When Zygmunt Bauman first published Modernity and the Holocaust (1989) it elicited a variety of reactions among historians and sociologists. In his work, Bauman sought to address the Holocaust, a topic that he argued sociologists hitherto neglected, and to provide an alternative theoretical explanation for why the Holocaust occurred.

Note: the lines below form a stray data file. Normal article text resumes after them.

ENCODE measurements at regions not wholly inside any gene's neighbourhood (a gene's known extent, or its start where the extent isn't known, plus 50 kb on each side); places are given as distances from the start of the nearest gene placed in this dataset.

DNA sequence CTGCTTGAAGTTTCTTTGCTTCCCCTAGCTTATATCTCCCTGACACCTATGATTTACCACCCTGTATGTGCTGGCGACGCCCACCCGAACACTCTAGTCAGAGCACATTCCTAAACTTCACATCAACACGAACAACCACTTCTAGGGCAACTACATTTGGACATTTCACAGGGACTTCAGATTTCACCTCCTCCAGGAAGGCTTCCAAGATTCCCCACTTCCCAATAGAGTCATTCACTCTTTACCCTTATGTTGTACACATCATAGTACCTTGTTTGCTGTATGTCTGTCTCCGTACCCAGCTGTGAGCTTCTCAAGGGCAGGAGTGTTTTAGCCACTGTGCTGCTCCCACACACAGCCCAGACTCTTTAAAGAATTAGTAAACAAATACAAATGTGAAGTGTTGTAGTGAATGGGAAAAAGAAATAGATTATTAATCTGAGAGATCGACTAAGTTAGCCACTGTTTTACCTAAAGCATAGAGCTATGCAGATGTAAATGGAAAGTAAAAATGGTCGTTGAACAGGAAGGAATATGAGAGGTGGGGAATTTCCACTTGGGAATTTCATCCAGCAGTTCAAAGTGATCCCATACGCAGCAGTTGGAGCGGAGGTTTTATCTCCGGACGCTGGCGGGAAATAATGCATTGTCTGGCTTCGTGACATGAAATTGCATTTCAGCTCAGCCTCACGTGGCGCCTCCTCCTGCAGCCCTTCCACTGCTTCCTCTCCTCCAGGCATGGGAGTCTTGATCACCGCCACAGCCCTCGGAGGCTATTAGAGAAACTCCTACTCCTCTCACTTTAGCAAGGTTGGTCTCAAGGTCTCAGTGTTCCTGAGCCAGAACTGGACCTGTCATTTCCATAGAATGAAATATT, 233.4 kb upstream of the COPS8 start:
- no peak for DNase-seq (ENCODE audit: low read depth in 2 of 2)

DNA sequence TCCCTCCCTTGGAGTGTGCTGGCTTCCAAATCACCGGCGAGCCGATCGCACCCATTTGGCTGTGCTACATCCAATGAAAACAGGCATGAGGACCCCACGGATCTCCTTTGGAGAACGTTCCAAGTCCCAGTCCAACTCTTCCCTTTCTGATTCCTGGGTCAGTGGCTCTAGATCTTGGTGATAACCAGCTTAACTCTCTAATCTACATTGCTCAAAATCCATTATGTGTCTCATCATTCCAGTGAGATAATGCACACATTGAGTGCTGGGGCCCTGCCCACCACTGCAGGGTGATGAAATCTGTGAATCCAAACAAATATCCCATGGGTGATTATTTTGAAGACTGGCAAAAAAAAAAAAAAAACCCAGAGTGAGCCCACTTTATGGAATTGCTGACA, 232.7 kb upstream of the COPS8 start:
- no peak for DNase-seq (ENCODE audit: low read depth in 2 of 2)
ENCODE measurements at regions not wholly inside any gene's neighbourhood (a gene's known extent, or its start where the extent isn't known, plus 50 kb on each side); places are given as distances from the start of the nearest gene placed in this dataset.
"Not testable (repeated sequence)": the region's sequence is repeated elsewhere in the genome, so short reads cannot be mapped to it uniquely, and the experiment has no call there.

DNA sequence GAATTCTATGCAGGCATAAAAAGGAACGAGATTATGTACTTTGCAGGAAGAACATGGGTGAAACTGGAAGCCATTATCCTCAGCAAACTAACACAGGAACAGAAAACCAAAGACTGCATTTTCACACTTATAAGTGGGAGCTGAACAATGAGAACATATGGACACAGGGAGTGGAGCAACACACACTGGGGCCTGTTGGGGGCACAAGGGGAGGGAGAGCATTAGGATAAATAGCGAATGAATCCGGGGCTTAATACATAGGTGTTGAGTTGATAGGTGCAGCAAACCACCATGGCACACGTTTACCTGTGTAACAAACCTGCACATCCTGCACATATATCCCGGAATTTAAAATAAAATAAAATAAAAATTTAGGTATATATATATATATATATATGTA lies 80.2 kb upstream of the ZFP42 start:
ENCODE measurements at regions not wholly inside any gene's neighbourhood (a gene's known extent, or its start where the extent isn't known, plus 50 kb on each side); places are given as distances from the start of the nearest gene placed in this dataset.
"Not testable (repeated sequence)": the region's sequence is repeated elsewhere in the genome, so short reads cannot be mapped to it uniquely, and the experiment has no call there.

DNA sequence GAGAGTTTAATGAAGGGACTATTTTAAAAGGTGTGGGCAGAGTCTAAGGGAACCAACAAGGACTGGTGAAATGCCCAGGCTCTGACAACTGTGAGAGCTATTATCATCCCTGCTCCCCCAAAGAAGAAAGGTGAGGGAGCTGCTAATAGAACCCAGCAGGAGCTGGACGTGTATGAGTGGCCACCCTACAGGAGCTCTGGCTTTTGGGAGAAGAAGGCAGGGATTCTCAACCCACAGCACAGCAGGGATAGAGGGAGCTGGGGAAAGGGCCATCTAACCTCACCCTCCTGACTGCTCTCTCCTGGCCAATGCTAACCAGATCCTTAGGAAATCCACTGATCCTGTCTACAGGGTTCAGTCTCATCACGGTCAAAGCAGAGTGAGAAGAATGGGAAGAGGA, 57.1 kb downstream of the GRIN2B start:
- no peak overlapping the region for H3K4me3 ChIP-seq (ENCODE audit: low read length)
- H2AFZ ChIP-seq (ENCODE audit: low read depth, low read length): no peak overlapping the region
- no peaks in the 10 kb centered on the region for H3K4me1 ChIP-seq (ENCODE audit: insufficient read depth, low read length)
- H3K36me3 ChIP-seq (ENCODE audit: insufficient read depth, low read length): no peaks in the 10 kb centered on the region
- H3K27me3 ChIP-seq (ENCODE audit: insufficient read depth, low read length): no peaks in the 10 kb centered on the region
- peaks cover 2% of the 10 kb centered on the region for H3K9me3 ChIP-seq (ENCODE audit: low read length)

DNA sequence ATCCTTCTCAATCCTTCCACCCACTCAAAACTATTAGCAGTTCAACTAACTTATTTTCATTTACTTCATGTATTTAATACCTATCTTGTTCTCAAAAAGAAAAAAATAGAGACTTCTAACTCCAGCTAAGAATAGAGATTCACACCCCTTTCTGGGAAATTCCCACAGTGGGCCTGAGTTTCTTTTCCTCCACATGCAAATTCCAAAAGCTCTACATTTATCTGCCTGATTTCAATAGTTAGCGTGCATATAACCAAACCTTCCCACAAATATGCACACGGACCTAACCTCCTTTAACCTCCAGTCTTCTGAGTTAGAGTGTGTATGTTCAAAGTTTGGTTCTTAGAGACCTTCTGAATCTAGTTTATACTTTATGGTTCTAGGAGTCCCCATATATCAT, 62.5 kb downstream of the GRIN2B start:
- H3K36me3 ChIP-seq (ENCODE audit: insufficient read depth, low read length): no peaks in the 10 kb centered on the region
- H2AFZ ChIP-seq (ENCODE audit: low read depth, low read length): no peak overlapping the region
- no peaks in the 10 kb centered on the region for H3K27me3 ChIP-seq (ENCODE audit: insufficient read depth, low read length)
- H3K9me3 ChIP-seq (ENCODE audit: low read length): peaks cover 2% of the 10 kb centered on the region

Although historians have accused Bauman of having “no clear idea what genocide is,” historians have not fully assessed the validity of his work. This essay suggests that despite aversion to incorporating sociological and anthropological theories to historical studies of the Holocaust, they remain valuable in helping scholars understand the multivalent nature and complexity of the Holocaust. Using unprinted ghetto documents, this paper evaluates Bauman's work by placing it in the historical context of the Lodz ghetto administration from 1940 to 1944.